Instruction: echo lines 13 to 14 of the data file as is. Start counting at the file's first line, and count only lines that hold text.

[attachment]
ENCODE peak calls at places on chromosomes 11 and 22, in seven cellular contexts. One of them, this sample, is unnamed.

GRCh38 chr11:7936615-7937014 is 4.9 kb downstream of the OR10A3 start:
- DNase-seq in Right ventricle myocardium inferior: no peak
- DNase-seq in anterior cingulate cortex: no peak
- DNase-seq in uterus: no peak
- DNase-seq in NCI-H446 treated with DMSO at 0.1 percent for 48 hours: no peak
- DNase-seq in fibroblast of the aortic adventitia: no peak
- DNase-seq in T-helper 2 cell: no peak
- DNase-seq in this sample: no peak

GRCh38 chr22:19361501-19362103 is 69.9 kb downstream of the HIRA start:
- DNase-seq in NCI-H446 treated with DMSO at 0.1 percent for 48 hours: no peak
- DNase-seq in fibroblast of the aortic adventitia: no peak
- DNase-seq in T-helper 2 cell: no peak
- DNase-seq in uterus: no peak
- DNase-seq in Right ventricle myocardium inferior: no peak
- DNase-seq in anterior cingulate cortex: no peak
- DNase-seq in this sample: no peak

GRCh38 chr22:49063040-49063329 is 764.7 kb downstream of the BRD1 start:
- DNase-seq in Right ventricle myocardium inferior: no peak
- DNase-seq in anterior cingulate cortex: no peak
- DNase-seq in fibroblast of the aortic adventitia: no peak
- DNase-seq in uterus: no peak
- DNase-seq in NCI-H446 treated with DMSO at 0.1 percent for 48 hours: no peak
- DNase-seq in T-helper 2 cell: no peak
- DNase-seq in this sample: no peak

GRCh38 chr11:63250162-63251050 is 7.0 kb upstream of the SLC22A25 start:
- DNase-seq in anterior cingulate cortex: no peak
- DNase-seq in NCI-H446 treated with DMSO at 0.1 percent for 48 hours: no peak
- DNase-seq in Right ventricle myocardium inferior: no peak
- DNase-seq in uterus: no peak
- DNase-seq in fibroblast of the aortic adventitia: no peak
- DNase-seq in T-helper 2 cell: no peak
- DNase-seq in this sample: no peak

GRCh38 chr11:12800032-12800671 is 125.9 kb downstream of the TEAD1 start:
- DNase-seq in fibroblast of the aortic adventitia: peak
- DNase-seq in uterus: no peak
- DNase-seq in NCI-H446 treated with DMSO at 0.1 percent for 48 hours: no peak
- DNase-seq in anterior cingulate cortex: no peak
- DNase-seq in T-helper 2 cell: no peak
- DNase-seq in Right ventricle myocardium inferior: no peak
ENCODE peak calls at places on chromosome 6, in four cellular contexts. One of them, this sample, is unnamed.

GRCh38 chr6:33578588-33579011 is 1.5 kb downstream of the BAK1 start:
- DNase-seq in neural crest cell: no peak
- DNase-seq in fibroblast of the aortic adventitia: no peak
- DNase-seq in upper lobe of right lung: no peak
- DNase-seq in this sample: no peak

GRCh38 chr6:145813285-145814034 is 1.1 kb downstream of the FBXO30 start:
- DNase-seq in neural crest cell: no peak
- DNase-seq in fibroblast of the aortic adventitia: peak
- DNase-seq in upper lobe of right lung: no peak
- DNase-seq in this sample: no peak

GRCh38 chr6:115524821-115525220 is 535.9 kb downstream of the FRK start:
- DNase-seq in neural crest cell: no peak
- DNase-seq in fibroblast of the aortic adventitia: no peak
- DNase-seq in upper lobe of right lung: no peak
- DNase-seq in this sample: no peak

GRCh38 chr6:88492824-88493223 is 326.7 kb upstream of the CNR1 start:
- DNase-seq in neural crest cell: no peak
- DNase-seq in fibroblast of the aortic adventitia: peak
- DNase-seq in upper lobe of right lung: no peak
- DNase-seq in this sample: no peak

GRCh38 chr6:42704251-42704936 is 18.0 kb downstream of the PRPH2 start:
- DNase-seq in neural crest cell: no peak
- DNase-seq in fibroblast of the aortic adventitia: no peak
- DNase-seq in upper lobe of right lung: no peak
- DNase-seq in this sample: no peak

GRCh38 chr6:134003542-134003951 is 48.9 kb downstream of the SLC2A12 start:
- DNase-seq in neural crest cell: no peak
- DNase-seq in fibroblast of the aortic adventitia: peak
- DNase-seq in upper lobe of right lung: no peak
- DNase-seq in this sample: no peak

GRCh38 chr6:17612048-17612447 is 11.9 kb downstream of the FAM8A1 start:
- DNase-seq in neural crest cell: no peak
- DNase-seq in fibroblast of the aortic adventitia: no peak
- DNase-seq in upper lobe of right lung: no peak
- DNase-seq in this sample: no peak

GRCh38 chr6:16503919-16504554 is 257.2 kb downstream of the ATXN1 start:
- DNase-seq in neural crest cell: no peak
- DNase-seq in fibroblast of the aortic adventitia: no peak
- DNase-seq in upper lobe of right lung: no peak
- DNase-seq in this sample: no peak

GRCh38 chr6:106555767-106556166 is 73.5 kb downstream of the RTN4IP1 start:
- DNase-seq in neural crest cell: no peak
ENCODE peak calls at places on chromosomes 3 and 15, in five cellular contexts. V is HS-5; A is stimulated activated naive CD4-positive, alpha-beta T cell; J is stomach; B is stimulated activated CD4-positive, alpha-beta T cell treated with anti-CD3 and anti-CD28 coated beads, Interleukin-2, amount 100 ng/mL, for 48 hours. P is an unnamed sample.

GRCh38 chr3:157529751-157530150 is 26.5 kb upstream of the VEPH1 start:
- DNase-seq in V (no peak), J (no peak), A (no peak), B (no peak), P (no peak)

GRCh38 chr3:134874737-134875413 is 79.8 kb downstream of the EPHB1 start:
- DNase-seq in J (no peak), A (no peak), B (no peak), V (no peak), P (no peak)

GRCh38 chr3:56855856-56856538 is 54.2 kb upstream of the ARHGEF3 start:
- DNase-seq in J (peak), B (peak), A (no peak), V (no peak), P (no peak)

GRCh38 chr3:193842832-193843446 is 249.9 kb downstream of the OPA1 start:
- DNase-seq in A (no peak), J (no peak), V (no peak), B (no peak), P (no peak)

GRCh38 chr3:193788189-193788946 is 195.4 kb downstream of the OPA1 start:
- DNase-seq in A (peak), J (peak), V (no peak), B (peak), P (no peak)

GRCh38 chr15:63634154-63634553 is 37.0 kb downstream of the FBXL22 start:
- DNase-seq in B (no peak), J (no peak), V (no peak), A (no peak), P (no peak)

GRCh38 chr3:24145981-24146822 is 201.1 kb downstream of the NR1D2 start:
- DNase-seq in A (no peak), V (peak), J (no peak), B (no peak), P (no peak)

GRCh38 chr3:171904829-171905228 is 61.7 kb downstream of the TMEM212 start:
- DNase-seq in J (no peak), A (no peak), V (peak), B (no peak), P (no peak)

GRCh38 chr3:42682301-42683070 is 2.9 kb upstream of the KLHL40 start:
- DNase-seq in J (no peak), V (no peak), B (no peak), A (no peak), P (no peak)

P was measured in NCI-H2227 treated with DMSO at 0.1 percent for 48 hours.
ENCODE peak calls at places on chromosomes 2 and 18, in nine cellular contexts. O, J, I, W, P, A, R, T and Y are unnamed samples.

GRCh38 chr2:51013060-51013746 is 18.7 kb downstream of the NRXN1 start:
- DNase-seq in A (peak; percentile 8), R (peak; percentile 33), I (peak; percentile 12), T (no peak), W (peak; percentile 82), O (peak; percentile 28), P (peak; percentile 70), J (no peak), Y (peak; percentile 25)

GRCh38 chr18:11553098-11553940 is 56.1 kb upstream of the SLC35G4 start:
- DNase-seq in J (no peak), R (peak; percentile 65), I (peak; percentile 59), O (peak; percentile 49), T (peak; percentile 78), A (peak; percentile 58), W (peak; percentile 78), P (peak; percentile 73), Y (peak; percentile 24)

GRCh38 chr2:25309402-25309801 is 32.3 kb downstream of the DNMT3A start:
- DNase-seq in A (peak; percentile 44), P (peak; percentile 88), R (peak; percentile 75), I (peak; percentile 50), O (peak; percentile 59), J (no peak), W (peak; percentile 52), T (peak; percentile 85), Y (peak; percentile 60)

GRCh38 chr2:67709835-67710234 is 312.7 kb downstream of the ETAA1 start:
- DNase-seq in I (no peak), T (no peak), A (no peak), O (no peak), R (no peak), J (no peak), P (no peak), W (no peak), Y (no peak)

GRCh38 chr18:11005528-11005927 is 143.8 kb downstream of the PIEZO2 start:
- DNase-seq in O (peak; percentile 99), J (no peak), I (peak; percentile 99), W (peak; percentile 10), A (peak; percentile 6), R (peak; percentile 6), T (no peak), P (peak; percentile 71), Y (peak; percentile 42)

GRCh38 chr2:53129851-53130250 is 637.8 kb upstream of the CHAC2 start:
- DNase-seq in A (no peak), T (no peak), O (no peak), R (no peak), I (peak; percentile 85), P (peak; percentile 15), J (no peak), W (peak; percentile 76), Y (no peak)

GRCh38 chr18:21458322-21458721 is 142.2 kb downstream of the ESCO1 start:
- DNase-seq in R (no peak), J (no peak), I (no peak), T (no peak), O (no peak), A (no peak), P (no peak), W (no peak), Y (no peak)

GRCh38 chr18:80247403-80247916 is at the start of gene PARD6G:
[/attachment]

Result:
- DNase-seq in T-helper 2 cell: no peak
- DNase-seq in uterus: no peak